If P(x) in the Galois field GF(2)(x) is a primitive polynomial of the degree k having a zero point "a", "a" will be a primitive element of the Galois field GF(2^{k}) containing: 0, 1, a, a^{2} . . . a^{2}.spsp.k-2. A number of k elements then form a base (a^{b}(0), a^{b}(1), a^{b}(2) . . . a^{b}(k-1) thereof if a non-trivial solution exists for: ##EQU1## The trivial solution is the zero solution; the i now represents a sequence number. Each element of the revelant Galois field can be expressed in the base elements thereof; the number f_{i} having the value "1" is the weight of the relevant element with respect to the base in question. The base 1, a . . . a^{k-1} is the polynomial base. If for any value of j a base is formed by a^{j}, a^{j}.2, a^{j}.2.spsp.2 . . . a^{j}.2.spsp.k-1, this will be a normal base. For GF(2^{4}) with the primitive polynomial x^{4} +x+1, the table 1 contains the elements relating to the polynomial base at the left and subsequently with respect to the normal base: a^{3}, a^{6}, a^{12}, a^{24} =a^{9}, each time the associated weights also being stated.

For the already described base (a^{b}(0), a^{b}(1), a^{b}(2) . . . a^{b}(k-1)), the following can be defined:

h=a.sup.(2.spsp.k^{-1})/3

in which h is a primitive element of GF(2^{2}): (0, 1, h, h^{2}). Subsequently, the (3, 1) code C having a length 3 and a dimension 1 over GF(2^{k}), with the generator matrix

G=(1 h h^{2})

is mapped on a binary (3k, k) code having a length 3k and a dimension k. (h is a k-tuple of bits). This mapping operation is performed by way of the vector representation of GF(2^{k}) with respect to the previously described base. The generator matrix of the binary code is:

G*=(I M M^{2}).

Therein, I is the identity matrix (that is not a restriction). M is a matrix in which the i^{th} row is formed by the binary representation of h.a^{b}(i) in relation to the already described base. For k=4, p(x)=x^{4} +x+1 is one of the two primitive polynomials; therefor, there are two normal bases, i.e.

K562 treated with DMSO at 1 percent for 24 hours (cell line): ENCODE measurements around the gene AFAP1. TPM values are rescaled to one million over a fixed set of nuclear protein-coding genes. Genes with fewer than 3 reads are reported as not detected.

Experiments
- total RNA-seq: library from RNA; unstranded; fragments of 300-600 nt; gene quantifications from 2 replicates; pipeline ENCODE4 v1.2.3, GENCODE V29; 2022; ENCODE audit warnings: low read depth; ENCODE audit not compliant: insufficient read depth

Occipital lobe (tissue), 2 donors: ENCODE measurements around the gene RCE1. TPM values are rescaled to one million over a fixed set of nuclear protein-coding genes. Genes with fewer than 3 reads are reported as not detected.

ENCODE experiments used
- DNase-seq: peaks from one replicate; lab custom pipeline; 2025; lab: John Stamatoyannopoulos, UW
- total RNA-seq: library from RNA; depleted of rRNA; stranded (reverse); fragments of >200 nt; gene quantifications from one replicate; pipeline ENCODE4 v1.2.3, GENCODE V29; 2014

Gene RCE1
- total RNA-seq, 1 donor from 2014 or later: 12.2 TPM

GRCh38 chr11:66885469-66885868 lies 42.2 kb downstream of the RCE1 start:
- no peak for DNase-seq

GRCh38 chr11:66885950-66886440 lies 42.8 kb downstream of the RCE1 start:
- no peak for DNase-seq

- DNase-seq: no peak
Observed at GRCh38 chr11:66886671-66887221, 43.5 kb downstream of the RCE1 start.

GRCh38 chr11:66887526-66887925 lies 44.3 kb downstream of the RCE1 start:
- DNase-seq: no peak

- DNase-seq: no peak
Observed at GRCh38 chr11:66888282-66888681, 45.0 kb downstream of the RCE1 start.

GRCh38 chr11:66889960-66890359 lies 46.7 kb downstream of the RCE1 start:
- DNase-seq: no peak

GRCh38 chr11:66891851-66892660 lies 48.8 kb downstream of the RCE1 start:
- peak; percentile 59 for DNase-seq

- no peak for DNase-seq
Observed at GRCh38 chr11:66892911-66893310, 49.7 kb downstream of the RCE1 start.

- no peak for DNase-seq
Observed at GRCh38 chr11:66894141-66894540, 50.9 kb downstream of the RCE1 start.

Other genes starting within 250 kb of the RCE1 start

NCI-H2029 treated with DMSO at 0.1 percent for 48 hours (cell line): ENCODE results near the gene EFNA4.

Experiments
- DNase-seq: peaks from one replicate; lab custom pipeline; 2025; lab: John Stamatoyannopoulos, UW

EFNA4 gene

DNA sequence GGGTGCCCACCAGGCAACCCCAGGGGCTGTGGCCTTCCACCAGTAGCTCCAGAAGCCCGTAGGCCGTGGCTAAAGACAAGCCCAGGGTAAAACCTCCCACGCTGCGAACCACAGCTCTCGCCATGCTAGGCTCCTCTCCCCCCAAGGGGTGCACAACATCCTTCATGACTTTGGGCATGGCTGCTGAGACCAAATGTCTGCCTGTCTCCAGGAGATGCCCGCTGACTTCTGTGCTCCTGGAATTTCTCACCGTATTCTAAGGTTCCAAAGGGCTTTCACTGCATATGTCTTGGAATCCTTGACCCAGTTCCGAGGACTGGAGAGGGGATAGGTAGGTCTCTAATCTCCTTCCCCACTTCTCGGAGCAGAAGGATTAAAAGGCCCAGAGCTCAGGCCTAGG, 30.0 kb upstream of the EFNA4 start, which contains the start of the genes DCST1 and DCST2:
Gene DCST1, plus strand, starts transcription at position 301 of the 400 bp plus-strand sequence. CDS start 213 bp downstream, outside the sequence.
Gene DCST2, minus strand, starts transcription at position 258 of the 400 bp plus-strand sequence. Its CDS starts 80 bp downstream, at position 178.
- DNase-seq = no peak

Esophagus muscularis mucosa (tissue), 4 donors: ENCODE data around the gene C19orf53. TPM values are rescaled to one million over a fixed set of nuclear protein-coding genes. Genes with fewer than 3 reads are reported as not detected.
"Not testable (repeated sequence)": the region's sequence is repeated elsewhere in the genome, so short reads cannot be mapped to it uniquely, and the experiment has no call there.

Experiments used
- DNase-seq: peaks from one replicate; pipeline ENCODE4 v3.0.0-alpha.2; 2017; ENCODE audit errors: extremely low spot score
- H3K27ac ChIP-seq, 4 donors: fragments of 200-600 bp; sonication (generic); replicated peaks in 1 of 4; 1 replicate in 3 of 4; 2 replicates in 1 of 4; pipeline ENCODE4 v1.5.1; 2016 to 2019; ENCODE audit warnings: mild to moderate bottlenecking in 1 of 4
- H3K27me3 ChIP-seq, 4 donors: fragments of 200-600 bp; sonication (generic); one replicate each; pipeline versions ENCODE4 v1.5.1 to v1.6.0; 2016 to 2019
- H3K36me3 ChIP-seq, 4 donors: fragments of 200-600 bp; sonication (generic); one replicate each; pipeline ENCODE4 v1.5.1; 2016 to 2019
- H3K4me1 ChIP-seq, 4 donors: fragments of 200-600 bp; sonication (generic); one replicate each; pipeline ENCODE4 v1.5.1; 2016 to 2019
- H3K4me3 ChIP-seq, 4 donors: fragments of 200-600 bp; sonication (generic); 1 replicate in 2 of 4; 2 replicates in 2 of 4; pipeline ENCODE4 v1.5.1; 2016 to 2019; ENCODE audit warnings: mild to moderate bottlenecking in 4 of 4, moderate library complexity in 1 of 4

(a^{3}, a^{6}, a^{12}, a^{9})

(a^{7}, a^{14}, a^{13}, a^{11}); h is always a^{5}.

The code having the generator matrix G=(1h h^{2})=(1a^{5} a^{10}) has a minimum distance profile (6, 3, 1) with respect to the polynomial base and the two normal bases. Table 2 shows the messages a^{j} in GF(2^{4}) with a list of properties thereof, that is to say the weights of the symbols (c_{0} . . . c_{2}) formed by means of the encoder, and the weight profile, all data being given in respect of the polynomial base. The error protection characteristic of this code is (1, 0) (0, 2): one symbol can be corrected and alternatively two arbitrary bit positions. When one symbol of each code word is ignored, a (2, 1) code is obtained having a minimum distance profile (3, 1). This code has a correction capability (0, 1) in relation to the polynomial base. FIG. 2 shows the relevant example of the generator (sub)-matrix M. The code can be modified by using a different primitive polynomial. The value of h can be chosen to be different and so can the exponents of the sub-matrix M. In various cases attractive codes will then be found. The extensively described code, however, is at the most equalled but not surpassed as regards error protection capability.

For k=8, p(x)=x^{8} +x^{4} +x^{3} +x^{2} +1 represents one of the series of primitive polynomials; let a be a zero point of this polynomial. This Galois field has sixteen normal bases, each of which can be symbolized by one element a^{i} ; the other elements can be directly derived therefrom: the base will be indicated hereinafter by the exponent i of a^{i}. The generator matrix of the code then becomes:

G=(1h h^{2})=(1a^{85}a^{170})